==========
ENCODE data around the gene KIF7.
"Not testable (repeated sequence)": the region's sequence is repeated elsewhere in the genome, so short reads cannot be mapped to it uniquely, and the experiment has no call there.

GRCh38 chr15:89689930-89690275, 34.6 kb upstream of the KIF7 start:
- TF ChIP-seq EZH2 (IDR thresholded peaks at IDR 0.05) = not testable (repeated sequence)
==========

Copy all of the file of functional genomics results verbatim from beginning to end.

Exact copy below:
ENCODE data around the gene KIF7.
"Not testable (repeated sequence)": the region's sequence is repeated elsewhere in the genome, so short reads cannot be mapped to it uniquely, and the experiment has no call there.

GRCh38 chr15:89689930-89690275, 34.6 kb upstream of the KIF7 start:
- TF ChIP-seq EZH2 (IDR thresholded peaks at IDR 0.05) = not testable (repeated sequence)